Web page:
Oil prices lowered about 5 percent to an eight-month low on Friday. Moreover, the U.S. dollar reach its strongest level in more than two decades and on fears increasing interest rates will tip major economies into recession, cutting demand for oil.
Brent futures inched down $4, or 4.4 percent, to $86.46 a barrel, while U.S. West Texas Intermediate (WTI) crude dipped $4.45, or 5.3 percent, to $79.10.
This is places both benchmarks into technically oversold territory and WTI on track for its lowest close since Jan. 10 and Brent on track for its lowest close since Jan. 13.
It was the fourth straight week of decreases for both benchmarks. The first time has happened since December. At the same time, both were in technically oversold territory, with WTI on track for its lowest settlement since Jan. 10 and Brent for its lowest since Jan. 14.
U.S. gasoline and diesel futures also dropped more than 5 percent.
The U.S. Federal Reserve heightened interest rates by a hefty 75 basis points on Wednesday. Central banks around the world followed suit with their own boosts, raising the risk of economic slowdowns.
“Oil tanks as global growth concerns hit panic mode given a chorus of central bank commitments to fight inflation. It seems central banks are poised to remain aggressive with rate hikes and that will weaken both economic activity and the short-term crude demand outlook,” senior market analyst at data and analytics firm OANDA Edward Moya stated.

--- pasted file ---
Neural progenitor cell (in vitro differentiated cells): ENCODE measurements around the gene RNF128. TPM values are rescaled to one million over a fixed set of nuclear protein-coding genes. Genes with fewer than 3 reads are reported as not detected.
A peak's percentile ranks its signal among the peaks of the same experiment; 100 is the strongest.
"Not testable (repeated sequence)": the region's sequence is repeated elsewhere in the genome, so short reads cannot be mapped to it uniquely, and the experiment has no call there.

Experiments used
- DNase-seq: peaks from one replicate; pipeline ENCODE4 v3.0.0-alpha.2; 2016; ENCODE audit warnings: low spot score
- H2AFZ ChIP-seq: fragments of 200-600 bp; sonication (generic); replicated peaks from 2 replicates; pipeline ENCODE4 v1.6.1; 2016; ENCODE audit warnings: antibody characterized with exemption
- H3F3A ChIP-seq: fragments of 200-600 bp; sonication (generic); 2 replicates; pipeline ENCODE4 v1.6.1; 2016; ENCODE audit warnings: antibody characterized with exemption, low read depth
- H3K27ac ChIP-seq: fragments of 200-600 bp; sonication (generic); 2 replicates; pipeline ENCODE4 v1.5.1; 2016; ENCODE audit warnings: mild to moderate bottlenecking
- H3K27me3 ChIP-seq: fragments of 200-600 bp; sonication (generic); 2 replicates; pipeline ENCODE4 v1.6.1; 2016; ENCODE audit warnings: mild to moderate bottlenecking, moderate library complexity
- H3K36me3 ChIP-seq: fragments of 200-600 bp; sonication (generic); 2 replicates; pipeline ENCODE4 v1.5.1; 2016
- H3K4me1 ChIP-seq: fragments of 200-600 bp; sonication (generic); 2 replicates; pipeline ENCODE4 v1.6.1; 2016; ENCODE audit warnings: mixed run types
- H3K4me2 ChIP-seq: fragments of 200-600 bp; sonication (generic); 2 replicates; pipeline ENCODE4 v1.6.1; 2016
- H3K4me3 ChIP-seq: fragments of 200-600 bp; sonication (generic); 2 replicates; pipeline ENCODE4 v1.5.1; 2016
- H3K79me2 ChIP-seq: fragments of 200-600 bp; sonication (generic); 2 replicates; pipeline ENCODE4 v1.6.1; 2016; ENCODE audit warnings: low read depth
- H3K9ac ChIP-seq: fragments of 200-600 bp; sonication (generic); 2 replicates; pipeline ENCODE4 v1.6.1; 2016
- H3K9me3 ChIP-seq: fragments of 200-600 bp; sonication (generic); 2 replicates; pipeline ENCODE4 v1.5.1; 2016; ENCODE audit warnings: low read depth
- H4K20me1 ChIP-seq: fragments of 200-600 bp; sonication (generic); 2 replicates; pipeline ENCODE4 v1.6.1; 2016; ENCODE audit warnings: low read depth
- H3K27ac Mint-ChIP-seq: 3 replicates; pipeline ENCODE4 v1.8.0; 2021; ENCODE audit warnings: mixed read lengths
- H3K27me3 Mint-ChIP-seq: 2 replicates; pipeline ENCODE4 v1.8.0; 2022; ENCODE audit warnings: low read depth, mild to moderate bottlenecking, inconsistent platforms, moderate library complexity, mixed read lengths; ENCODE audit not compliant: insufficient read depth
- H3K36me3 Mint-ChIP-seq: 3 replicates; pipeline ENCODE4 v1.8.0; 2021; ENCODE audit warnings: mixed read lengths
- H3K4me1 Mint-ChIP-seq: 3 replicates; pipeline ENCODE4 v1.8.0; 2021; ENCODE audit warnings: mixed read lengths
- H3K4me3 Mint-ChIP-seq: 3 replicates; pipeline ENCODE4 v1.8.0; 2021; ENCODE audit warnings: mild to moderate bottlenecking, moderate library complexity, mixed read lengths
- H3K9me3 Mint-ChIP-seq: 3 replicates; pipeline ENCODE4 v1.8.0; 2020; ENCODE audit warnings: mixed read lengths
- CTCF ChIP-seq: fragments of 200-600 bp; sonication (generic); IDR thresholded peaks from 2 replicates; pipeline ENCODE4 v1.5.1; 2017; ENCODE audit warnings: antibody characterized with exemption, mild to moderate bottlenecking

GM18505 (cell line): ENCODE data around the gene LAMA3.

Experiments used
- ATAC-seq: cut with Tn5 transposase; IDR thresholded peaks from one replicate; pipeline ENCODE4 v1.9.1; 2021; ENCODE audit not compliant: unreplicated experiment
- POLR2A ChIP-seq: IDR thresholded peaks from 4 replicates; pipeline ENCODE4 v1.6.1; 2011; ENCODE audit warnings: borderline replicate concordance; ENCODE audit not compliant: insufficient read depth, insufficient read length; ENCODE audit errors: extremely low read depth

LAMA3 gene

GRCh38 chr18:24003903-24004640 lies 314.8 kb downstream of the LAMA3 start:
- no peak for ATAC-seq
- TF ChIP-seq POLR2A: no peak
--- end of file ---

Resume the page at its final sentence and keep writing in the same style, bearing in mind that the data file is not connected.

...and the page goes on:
The U.S. dollar was en route for its highest close against a basket of other currencies since May 2002. A strong dollar diminishes demand for oil by making the fuel more expensive for buyers using other currencies.
“We had the dollar exploding higher and pushing down dollar-denominated commodities like oil and growing fears over the looming global recession that is coming as the central banks raise interest rates,” partner at Again Capital LLC in New York John Kilduff said.
The euro zone’s downturn in business activity strengthened in September, according to a survey. This is suggesting a recession looms as consumers rein in spending and as governments urge energy conservation following Russia’s moves to cut off European supply.
Wall Street’s main indexes fell more than 2 percent on Friday as investors feared the U.S. Federal Reserve’s hawkish policy actions to quell inflation could trigger recession and dent corporate earnings. The dollar index got its highest in over two decades, pressuring oil prices.
Russia launched referendums targeted annexing four occupied regions of Ukraine, raising stakes of the war in what Kyiv called a sham.